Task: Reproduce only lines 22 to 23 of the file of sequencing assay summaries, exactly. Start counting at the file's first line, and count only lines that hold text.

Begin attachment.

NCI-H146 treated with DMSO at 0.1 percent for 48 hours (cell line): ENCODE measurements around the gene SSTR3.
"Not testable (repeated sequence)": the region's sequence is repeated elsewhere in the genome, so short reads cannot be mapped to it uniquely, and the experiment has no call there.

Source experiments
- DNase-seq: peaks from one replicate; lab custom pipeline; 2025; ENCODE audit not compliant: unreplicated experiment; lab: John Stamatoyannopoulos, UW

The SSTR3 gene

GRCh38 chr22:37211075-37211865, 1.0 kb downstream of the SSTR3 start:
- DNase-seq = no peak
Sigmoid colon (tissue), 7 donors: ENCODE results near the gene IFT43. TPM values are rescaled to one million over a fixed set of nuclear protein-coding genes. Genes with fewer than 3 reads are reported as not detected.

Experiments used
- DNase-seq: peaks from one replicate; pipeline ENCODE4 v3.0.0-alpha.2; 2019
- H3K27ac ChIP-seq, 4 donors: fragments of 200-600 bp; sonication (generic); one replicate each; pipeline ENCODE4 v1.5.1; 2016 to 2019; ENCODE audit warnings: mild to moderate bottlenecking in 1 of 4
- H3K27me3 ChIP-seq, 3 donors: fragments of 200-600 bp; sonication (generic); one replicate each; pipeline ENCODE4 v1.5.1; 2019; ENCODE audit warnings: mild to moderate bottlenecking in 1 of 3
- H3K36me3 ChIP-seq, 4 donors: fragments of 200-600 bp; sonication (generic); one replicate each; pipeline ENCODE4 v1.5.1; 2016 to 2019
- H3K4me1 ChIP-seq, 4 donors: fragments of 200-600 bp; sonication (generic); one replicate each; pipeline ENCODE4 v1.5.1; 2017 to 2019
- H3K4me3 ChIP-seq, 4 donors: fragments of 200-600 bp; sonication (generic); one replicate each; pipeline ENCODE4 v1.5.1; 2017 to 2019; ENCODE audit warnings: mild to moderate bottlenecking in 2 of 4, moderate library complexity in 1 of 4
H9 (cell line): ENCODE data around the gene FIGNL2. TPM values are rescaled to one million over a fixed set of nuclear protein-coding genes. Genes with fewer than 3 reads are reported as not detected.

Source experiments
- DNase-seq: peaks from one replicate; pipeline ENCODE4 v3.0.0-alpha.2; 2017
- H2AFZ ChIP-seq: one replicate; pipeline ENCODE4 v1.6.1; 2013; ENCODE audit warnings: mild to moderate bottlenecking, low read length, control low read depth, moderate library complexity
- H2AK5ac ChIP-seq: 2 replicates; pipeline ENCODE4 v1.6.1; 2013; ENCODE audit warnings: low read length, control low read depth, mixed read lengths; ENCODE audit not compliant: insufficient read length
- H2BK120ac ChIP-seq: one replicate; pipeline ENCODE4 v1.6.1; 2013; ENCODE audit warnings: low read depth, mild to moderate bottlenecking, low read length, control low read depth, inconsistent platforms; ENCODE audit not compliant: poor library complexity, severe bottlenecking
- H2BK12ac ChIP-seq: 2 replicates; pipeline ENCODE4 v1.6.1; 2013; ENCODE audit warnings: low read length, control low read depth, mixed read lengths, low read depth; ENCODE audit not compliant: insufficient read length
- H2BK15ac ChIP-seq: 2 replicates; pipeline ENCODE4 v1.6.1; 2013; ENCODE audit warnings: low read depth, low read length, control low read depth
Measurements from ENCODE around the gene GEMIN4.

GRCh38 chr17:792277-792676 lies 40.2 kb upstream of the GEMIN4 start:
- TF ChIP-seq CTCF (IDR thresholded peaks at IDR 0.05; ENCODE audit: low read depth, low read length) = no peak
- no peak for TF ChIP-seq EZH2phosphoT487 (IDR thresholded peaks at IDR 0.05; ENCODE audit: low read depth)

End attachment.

- H2BK12ac ChIP-seq: 2 replicates; pipeline ENCODE4 v1.6.1; 2013; ENCODE audit warnings: low read length, control low read depth, mixed read lengths, low read depth; ENCODE audit not compliant: insufficient read length
- H2BK15ac ChIP-seq: 2 replicates; pipeline ENCODE4 v1.6.1; 2013; ENCODE audit warnings: low read depth, low read length, control low read depth